Three years ago I was lucky enough to discover The Feltron Annual Report, a beautifully designed and wonderfully idiosyncratic catalogue of one man's life during the previous year. I purchased a hard copy of the 2006 Annual Report, and have been a huge fan of Felton's work ever since.
This past year, I got to work with Felton on some stuff for Undercurrent. And as a result of Felton's new methodology, I actually got to contribute to this year's report. After every encounter Felton had, he would hand the person a business card invitation with a unique code and a url, where they would go to fill out a form to record the details of their meeting with Felton.
Last week Felton released the new 2009 edition.
I think it's his best one, yet. I highly recommend doing yourself the favor of purchasing a hard copy.
I dropped Felton an email, and he was generous enough to answer a few questions. (Thanks to my co-workers and fellow Feltron fans Bud Caddell and Clay Parker Jones for contributing some of these.)
Your Annual Report must take an incredible amount of time and effort. Why do you do it? What's the most rewarding thing about it? What's the most challenging part?
It is a pretty time-consuming project, but it's also my favorite part of the year. The project evolved from earlier attempts to draw content for personal design projects from my daily activities… but was encouraged and fueled by bloggers and fellow designers commenting on how much they enjoyed it. Today it has a number of facets: research and development, professional self-promotion, personal curiosity, as well as it's own incredible momentum. Ultimately, keeping the endeavor fresh is the toughest part, but I am thrilled that (to date) the directions I have explored keep finding favor with an audience.
This year, instead of recording all of the data yourself, you asked everyone you interacted with to fill out a survey about your time together. Why the new format? How did it meet your expectations? How did it surprise you?
There have always been questions about my behavior that I have felt unqualified to track. My mood is one of those qualitative traits that I would rather not judge for myself, and the reporting system I devised provided a less biased way of recording it. Overall I was interested in how others see me, and what is memorable about an encounter with me. Ultimately, we all have our own self-image, but your public persona is how other people see you, and what they remember and tell others. This was what I hoped to record, evaluate and communicate. Of course, it has it's limitations. I didn't find that anyone recorded their dissatisfaction. I presume that if we had a negative encounter, that person was not interested in telling me my faults.
One of the most surprising things was how high the response rate was. Many of my friends were extremely committed to the project and recorded nearly all of our encounters in exacting detail. It even became a part of the routine of our outings… and is a little missed in 2010.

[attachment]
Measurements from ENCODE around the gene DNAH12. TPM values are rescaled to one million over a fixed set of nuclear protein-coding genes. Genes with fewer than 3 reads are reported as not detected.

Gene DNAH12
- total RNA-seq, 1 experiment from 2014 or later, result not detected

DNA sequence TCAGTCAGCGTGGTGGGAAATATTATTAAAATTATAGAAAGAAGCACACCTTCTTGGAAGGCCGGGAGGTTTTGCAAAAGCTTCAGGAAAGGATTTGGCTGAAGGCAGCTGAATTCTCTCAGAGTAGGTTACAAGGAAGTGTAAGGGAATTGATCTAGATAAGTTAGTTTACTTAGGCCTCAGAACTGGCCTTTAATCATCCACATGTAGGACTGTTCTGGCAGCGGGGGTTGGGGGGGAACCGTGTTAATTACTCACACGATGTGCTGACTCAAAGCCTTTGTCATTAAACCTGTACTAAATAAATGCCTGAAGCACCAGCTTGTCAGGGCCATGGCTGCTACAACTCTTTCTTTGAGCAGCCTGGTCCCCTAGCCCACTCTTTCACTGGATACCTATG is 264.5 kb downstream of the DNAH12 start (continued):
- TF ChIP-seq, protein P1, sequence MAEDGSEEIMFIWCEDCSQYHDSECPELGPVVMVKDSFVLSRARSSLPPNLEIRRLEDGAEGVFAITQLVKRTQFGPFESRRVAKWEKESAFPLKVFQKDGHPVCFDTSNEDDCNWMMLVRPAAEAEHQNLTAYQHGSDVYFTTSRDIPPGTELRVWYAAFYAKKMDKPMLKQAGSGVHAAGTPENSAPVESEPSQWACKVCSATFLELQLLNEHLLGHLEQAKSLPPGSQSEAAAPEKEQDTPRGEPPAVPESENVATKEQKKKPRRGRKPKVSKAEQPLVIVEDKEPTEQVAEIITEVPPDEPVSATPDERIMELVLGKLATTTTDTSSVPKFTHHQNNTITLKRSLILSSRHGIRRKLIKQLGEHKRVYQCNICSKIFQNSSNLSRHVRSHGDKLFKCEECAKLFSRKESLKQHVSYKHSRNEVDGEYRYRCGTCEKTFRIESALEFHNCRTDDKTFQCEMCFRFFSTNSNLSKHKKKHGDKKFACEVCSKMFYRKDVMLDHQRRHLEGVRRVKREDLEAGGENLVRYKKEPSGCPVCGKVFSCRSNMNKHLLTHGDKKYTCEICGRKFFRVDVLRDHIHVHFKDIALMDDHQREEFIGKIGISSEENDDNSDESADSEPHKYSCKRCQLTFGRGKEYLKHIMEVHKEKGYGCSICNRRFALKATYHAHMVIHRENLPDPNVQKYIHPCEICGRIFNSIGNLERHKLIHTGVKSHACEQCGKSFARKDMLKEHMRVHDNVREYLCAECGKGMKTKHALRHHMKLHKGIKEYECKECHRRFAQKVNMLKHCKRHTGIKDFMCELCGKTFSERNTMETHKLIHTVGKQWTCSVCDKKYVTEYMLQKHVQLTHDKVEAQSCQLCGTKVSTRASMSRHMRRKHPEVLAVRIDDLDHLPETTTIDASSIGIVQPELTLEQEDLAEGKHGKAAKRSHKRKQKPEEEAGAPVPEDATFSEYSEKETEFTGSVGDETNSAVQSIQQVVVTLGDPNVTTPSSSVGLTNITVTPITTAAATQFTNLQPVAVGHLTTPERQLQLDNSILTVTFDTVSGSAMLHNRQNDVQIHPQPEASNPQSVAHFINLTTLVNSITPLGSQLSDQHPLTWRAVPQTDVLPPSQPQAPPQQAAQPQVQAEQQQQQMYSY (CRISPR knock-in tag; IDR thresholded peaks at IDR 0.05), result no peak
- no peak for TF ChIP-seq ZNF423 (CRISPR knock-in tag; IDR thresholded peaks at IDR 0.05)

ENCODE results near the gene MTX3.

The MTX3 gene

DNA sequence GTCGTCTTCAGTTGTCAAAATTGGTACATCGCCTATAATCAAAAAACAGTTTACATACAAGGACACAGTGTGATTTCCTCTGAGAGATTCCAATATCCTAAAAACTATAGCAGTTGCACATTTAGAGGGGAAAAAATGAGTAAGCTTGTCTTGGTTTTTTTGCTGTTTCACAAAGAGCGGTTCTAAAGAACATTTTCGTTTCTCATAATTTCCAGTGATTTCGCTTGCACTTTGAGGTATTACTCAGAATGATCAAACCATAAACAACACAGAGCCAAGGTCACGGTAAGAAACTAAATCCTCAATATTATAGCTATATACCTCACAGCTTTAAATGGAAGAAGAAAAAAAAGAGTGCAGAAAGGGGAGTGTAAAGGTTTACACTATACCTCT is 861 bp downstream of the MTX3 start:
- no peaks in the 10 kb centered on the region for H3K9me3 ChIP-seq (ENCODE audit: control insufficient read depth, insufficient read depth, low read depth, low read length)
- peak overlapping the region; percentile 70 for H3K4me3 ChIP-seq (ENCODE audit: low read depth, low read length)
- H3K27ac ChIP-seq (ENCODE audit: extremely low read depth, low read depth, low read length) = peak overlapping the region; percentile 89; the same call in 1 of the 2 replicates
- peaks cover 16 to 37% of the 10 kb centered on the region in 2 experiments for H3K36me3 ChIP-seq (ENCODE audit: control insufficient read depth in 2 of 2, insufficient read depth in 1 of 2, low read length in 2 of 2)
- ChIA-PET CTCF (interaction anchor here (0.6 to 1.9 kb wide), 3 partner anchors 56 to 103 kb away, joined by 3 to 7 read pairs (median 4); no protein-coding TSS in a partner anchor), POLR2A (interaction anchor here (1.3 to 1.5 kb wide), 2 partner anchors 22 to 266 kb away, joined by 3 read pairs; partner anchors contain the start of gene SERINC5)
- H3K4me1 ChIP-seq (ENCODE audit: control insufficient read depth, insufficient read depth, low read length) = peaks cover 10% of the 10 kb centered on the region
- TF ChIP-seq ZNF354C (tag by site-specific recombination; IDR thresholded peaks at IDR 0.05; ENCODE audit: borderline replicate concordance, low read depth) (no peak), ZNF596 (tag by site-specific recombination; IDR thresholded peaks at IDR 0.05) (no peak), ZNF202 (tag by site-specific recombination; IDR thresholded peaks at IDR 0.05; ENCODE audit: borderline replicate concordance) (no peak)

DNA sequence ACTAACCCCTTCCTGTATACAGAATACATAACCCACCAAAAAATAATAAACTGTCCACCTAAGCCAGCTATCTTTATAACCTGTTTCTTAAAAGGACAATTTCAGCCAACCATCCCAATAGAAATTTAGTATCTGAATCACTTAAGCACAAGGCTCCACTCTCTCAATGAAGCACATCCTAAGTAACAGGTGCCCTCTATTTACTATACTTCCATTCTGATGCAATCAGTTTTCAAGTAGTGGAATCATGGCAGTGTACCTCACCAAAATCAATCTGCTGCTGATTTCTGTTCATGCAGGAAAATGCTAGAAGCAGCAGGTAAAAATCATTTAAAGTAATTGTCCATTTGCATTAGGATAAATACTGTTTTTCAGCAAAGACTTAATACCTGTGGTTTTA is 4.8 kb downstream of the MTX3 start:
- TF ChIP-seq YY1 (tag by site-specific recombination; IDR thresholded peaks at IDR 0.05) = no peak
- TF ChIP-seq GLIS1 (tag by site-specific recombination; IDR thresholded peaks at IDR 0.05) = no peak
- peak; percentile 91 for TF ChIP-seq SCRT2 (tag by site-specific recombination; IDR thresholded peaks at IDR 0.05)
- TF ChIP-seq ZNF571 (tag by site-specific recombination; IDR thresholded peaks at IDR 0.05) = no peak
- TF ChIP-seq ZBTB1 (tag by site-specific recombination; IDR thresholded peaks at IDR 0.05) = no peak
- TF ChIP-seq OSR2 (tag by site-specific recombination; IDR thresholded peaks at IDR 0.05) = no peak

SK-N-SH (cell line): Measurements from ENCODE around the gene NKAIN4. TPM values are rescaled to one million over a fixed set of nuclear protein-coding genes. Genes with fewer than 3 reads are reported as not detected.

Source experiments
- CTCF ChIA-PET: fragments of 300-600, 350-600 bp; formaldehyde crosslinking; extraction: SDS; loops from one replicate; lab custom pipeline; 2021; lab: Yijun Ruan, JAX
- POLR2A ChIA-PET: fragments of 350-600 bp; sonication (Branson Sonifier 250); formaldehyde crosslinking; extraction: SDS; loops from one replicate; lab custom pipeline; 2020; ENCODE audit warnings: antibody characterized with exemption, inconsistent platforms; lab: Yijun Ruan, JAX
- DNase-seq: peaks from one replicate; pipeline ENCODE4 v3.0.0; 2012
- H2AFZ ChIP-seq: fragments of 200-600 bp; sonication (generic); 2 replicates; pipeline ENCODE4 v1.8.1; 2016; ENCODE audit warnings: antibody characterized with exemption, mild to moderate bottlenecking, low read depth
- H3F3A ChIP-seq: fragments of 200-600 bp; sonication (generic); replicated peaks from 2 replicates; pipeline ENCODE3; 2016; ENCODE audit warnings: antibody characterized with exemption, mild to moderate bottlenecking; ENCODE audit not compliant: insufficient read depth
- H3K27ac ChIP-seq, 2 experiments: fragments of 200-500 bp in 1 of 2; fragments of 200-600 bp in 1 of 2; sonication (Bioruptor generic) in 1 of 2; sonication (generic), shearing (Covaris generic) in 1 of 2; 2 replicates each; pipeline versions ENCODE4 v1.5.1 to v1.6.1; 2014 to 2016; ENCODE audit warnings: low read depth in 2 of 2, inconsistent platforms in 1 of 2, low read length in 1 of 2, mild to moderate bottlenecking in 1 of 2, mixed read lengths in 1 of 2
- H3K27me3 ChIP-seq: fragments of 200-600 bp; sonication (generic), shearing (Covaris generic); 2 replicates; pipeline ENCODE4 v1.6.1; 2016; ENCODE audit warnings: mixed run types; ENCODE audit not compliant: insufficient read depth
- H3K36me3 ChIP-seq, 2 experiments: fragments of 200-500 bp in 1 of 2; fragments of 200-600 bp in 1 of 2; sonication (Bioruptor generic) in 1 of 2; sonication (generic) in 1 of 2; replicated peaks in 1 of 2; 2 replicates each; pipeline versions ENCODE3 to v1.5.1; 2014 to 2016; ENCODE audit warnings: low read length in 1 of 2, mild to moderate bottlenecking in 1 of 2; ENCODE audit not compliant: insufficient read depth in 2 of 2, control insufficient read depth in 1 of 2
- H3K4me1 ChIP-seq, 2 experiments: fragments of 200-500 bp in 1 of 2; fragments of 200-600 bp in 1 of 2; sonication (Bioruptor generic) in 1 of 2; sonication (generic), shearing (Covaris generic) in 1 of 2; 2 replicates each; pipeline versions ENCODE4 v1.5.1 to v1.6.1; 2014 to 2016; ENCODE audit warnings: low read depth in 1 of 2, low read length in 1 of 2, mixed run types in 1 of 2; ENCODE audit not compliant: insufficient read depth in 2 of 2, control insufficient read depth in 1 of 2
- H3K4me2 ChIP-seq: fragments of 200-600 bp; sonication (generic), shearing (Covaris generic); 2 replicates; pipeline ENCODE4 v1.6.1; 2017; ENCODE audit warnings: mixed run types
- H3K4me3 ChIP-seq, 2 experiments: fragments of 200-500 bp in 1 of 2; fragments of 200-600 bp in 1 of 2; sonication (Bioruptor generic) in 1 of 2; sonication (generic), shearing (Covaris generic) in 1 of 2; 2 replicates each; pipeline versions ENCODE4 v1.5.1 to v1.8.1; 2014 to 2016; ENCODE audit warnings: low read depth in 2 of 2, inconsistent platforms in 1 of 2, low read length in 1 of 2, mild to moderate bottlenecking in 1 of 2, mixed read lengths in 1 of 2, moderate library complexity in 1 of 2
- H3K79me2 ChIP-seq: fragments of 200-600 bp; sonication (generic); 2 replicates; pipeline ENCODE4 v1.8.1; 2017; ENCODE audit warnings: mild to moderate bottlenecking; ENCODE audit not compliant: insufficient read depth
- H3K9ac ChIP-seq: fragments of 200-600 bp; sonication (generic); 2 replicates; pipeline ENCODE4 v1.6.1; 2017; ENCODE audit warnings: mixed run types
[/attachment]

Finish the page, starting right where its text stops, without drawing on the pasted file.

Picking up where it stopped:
As a result of your new approach, this year's data was much more qualitative than in past years. Can you tell me about the tools and method you used to parse the data for this year's report?
In order to quantify all the responses, I had to essentially transcribe each entry into tags that I could sort and filter. For each question, I would run through the responses and extract the pertinent information… the things I ate or drank, where we went, the topics we discussed. Everything was reduced to a tag with as much specificity as provided.
Here's an example of what was submitted for a food entry:
"some sort of entree along with a beet from the beet salad, a turnip from the side of turnips and strawberry rhubarb and some other dessert"
I could determine that YES, food was consumed, there was a SALAD an ENTREE a DESSERT, and that the VEGETABLES BEET, TURNIP and RHUBARB were consumed along with the FRUIT STRAWBERRY.
Once everything is transcribed in this way, I can tally the results, and look at the patterns over the course of the year.
How has this project (and the burden of recording all this behavior) changed how you live?
Well, the project has always been structured to record my natural behaviors, rather than influence them... which is why I refrain from tallying the results until the end of the year. Of course, recording other metrics with Daytum.com starts to create feedback loops. If you can see the miles you walk daily starting to fall, then there's an impetus to walk more. But truthfully, it only takes a few minutes a day of recording to create a pretty detailed data set of the year, and for the most part, I don't let it burden my activities.
This is a great example of a project that brings together personal and professional passions. What makes projects like these worthwhile? And what advice would you have for anyone considering their own project?
The beauty of the project for me is the virtuous cycle it creates between the personal and professional. The more annual reports I create, the more work of this type comes my way, and the more data visualization work I create, the better my annual reports become.
I made plenty of personal projects before I found one that resonated with an audience. I would say that you have to keep plugging away until you find something that sticks and that a small passionate audience can quickly swell into something larger and more significant once you have a toehold.
and...What's your favorite typeface?
That's the toughest question of the bunch. I typically have a compressed grotesque, a serif and sans that are in favor. Heroic has been a go-to compressed face for several years, while Hoefler Text and Futura are old standbys that would certainly make a desert island list.